“Hi, Ma” I say and she smiles or frowns back at me, depending on my mood, with our likenesses more profound the older I get – and the closer I come to the age she died.
I think of Ma more vividly on special days; her birthday, mine, holidays, and the Ides of March, which is the day she passed away. It was also the birthday of my Aunt Christine. We had several years in our family where one or the other relative passed on one of our birthdays.
At any rate, I’ve been thinking of my mom and about her last gift to me.
Just days before her death, on a sunny afternoon in her hospital room, Ma patted her bed for me to come over and sit. She was bandaged and bruised where the doctor has attempted putting a port in for her to receive chemo. Unfortunately, the cancer had spread too far and there was nothing to be done but to make her comfortable.
On this particular day, March 10 or 11, Ma was very cognizant and she wanted to talk with me. She made her simple wishes known and then we talked about faith and her dying.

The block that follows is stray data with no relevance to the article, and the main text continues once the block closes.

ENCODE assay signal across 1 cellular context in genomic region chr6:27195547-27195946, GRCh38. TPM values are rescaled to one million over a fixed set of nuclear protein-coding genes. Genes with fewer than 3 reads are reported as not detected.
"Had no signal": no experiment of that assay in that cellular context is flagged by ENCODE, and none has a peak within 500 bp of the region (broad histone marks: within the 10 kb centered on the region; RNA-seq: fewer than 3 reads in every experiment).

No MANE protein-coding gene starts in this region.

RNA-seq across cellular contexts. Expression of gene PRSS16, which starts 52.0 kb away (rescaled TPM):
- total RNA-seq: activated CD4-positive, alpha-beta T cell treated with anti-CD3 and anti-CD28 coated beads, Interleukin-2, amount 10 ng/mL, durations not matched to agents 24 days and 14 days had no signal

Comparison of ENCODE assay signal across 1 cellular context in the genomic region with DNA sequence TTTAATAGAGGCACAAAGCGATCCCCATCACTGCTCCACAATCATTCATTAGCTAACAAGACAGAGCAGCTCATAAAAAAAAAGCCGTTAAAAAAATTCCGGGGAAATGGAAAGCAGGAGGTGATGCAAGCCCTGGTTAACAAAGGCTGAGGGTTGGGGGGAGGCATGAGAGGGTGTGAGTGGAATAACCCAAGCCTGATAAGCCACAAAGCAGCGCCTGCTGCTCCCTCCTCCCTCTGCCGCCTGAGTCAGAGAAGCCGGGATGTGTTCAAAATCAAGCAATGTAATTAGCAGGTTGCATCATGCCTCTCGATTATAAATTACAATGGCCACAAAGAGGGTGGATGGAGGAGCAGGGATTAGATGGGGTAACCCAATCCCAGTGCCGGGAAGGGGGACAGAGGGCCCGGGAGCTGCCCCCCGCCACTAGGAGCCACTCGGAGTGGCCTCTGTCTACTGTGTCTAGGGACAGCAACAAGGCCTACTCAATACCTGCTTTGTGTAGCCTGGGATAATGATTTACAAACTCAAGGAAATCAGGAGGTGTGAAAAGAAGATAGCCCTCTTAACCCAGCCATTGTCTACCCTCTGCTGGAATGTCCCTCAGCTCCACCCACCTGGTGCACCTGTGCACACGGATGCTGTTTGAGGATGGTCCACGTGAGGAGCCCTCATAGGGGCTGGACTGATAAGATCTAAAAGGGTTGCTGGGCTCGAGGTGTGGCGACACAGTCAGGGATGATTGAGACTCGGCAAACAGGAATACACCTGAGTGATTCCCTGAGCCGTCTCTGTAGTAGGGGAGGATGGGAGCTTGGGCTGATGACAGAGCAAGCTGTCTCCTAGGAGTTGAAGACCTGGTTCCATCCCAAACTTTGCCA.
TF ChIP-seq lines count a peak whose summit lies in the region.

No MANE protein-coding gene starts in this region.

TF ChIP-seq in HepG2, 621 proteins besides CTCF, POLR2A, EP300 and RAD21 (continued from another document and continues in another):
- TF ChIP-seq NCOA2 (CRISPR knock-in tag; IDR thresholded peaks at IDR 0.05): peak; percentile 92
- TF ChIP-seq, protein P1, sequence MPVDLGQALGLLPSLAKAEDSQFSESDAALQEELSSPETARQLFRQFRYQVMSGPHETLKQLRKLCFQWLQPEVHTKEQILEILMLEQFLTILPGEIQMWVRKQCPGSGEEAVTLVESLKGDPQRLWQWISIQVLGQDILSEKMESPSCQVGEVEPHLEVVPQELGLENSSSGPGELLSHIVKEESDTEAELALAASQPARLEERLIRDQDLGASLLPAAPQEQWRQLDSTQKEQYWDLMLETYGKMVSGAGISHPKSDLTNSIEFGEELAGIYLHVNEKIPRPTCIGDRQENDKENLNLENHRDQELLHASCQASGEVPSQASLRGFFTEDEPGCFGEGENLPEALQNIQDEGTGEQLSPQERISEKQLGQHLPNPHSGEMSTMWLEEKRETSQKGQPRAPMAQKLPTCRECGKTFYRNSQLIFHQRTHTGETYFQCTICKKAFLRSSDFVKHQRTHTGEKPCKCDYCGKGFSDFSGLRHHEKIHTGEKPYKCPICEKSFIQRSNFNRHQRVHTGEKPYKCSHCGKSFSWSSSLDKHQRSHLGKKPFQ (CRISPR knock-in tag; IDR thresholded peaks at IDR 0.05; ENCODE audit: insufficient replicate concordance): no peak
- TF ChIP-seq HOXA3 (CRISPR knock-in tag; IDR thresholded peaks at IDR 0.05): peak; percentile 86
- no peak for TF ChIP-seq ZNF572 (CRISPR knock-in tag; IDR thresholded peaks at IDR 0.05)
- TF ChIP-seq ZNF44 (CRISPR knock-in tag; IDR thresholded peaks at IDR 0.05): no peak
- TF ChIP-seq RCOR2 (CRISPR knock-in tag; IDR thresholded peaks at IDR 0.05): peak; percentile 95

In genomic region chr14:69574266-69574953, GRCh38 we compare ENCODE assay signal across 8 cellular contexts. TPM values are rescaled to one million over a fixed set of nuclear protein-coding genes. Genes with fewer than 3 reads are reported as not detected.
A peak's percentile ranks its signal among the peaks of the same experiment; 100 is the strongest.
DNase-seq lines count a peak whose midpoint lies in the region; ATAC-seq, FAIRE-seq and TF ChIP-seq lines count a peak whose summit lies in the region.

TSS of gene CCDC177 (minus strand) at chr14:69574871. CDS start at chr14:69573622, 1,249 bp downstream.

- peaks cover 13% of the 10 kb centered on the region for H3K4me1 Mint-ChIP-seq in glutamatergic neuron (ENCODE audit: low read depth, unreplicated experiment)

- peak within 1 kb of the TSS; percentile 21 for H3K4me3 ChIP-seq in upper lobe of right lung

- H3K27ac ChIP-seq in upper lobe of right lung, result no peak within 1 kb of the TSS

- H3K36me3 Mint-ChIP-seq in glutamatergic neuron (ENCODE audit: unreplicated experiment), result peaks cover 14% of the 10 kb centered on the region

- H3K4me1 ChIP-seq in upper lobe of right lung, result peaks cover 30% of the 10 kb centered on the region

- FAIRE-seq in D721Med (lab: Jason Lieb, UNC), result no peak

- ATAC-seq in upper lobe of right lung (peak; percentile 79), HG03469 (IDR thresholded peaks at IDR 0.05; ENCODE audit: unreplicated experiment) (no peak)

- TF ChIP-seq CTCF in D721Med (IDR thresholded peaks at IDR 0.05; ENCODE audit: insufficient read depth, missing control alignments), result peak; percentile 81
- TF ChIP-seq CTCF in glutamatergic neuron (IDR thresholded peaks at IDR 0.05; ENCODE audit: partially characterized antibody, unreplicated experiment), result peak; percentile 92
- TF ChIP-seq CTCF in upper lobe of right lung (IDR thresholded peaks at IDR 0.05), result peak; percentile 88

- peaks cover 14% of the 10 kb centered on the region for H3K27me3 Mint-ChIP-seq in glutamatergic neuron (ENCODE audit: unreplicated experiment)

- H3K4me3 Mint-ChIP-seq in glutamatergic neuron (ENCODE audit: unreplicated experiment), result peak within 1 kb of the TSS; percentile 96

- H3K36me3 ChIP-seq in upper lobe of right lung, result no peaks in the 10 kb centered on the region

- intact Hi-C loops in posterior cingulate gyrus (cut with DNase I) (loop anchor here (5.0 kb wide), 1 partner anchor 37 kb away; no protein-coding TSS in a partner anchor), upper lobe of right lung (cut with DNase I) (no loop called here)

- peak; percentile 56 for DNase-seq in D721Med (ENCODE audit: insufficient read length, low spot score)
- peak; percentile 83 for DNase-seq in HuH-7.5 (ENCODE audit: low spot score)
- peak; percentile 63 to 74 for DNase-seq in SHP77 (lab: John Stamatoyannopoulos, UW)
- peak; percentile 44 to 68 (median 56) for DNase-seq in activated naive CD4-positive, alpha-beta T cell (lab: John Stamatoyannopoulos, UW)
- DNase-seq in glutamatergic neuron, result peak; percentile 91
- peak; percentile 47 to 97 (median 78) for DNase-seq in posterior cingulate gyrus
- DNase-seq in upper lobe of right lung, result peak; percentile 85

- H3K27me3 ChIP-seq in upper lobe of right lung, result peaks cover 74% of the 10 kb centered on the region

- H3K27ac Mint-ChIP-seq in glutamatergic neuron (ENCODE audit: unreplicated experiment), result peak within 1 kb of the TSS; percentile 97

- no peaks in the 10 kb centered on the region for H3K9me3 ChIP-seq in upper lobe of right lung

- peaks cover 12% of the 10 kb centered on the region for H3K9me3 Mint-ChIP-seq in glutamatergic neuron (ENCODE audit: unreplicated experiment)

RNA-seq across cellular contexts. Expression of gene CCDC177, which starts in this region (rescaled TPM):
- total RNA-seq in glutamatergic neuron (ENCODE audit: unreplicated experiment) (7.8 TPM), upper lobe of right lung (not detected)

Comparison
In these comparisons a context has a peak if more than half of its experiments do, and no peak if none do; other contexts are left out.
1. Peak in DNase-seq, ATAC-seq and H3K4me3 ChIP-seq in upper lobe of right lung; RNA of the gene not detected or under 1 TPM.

My mother’s faith was simple and unquestioning. She wasn’t all that afraid; just enough so to want to talk about it, and so we did. We talked about God and heaven and those she would see again, especially my father. We cried and held hands and she called me her rock (a title I never wanted) and in those moments together my mother gave me the last gift I would ever receive from her. She gave me her love and showed me how to say goodbye with grace and dignity.
We were all with her when she passed. I was right at her side and I have always known that I caught her last breath before she went home.
It wasn’t until somewhat recently that I realized I gave her a gift as well. I gave her the moments she needed to put her thoughts and beliefs to rest, to talk about dying – and to say goodbye. It is funny, isn’t it, the things we continue to learn from our parents, long after they are gone?
This morning, when I awoke, we smiled at each other, on this the Ides of March.